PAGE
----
ST. PETERSBURG — Down now even in his own polls, Bill McCollum launched attack after attack against primary rival Rick Scott on Tuesday, hoping something — anything — can convince Republican voters that the TV image of Scott won't be what Floridians get as governor.
Among a volley of accusations at two separate Pinellas County events, McCollum said Scott plagiarized from McCollum's economic and jobs plan and is peddling an unrealistic and potentially devastating plan to cut the state Department of Corrections by almost 40 percent, or $1 billion. He also continued to pound Scott over his time as CEO of Columbia/HCA, saying Scott profited hundreds of millions of dollars by defrauding taxpayers through Medicare and Medicaid.
A perplexed and more feisty McCollum, Florida's attorney general, told members of the St. Petersburg Times editorial board he can't see how someone like Scott, with his lack of experience and personal baggage, is closing in on the Republican nomination.
"It's difficult for me to conceptualize a fellow who's got the background he's got with Columbia/HCA becoming the governor of Florida," McCollum said.
Later, to members of the Suncoast Tiger Bay Club, McCollum said he didn't know if he could endorse Scott should McCollum lose the GOP primary on Aug. 24.
"You know me, you don't know him," McCollum said to about 100 members of the club over a ringing bell that signaled his time to speak was up. "Peel back the onion, Rick Scott has flaws. He has character flaws. You know my record."
The attacks, which also included allegations that Scott is dodging a statewide TV debate while continuing to pump millions of dollars into misleading advertising, emphasize just how far McCollum has fallen in three months.
The presumptive nominee as late as May, McCollum now finds himself trailing Scott, a multimillionaire who is self-financing a tea party-inspired, antigovernment, anti-incumbent message. McCollum's own internal poll, leaked to Politico on Tuesday, has him behind by 6 percentage points, 37-31, with 32 percent of voters undecided. An earlier McCollum internal poll showed the candidates tied at 35 percent.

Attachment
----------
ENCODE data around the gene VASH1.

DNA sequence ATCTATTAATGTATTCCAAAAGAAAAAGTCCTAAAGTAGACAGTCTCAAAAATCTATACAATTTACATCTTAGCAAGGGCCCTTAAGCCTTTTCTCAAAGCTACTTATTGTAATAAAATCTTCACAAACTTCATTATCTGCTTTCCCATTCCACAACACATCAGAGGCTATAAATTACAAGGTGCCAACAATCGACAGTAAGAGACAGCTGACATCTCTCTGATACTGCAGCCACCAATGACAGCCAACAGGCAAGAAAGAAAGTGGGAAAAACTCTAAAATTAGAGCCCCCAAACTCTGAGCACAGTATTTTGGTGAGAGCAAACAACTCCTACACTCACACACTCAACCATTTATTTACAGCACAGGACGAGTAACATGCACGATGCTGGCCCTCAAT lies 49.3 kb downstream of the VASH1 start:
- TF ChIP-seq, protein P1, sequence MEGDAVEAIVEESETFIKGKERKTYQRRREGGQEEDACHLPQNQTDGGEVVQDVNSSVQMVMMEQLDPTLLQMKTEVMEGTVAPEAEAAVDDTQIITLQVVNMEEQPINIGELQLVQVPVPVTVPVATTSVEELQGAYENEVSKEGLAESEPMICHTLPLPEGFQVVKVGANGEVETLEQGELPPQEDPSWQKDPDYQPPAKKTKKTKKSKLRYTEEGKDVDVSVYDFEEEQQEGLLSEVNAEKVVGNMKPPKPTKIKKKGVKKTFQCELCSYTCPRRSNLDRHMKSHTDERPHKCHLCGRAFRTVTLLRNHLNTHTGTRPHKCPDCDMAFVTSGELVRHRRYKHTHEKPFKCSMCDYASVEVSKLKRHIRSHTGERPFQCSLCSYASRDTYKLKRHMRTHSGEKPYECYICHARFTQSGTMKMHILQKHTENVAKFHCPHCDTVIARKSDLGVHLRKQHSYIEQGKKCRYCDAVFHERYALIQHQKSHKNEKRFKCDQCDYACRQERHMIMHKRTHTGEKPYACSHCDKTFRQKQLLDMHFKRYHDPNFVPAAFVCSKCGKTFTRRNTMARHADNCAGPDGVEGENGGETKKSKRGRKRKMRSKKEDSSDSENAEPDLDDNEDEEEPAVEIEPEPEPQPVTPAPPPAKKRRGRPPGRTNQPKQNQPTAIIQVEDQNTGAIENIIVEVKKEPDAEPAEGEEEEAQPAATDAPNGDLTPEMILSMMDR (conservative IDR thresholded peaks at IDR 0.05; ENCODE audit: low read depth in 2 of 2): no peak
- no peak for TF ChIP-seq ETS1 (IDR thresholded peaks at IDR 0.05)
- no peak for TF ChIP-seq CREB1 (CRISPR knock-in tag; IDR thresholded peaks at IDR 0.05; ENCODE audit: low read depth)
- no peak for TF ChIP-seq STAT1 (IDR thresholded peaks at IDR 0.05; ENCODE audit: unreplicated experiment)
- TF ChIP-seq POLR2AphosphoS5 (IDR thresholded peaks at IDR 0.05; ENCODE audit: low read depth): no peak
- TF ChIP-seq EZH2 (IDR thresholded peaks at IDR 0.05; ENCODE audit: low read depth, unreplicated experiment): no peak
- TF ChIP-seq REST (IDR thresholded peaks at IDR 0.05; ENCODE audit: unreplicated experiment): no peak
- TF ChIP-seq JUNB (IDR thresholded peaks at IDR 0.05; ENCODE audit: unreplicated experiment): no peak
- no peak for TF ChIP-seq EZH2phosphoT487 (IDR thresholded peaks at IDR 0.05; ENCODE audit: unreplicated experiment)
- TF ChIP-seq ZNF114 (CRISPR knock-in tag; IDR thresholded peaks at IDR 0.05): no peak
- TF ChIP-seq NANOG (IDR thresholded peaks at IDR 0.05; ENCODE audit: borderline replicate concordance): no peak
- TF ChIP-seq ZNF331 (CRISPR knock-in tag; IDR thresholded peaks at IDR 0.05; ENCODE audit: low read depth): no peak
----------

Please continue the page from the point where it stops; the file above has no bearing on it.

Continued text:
McCollum groused Tuesday that he is unable to compete with Scott's near 24/7 exposure on television. Scott already has spent at least $26 million on television between his campaign and a political action group he's funding called Let's Get To Work. McCollum and the political action groups he's supporting have spent about $8 million. Scott is using political action groups as a loophole to prevent McCollum from tapping additional public financing.
Scott campaign spokesman Jennifer Baker brushed off McCollum's accusations and complaining as tactics of a desperate career politician close to losing his third statewide campaign.
On the jobs plans, McCollum claims that Scott stole McCollum's ideas but in the same breath says Scott's plan is unworkable, Baker said.
Scott says his plan will create about 700,000 private sector jobs over seven years, largely through the elimination of the corporate income tax and massive government spending cuts.
The plan, called the "7-7-7" plan, includes reducing prisoner costs by $1 billion by making inmates grow prison food, lowering prisoners health care costs and reducing the salaries of corrections staff.
McCollum calls the cuts "totally unrealistic" given that the entire Department of Corrections budget is just over $2.4 billion. The Scott campaign calls it the response of a career politician.
McCollum's campaign, meanwhile, estimates its plan would create 500,000 jobs over six years through lowering, but not eliminating, the corporate income tax, and by freezing local property taxes.
Both plans seek to reduce regulatory boundaries and would make the governor's office more involved in attracting high-tech and high-paying business jobs to Florida.
McCollum and Scott have regionally televised debates scheduled Monday in Miami and Aug. 5 in Tampa ahead of the primary. McCollum has agreed to a third debate, broadcast statewide, but Scott has not. The Scott campaign said it wants the third debate to be held in North Florida, likely Jacksonville, and include a studio audience.
Aaron Sharockman can be reached at email@example.com.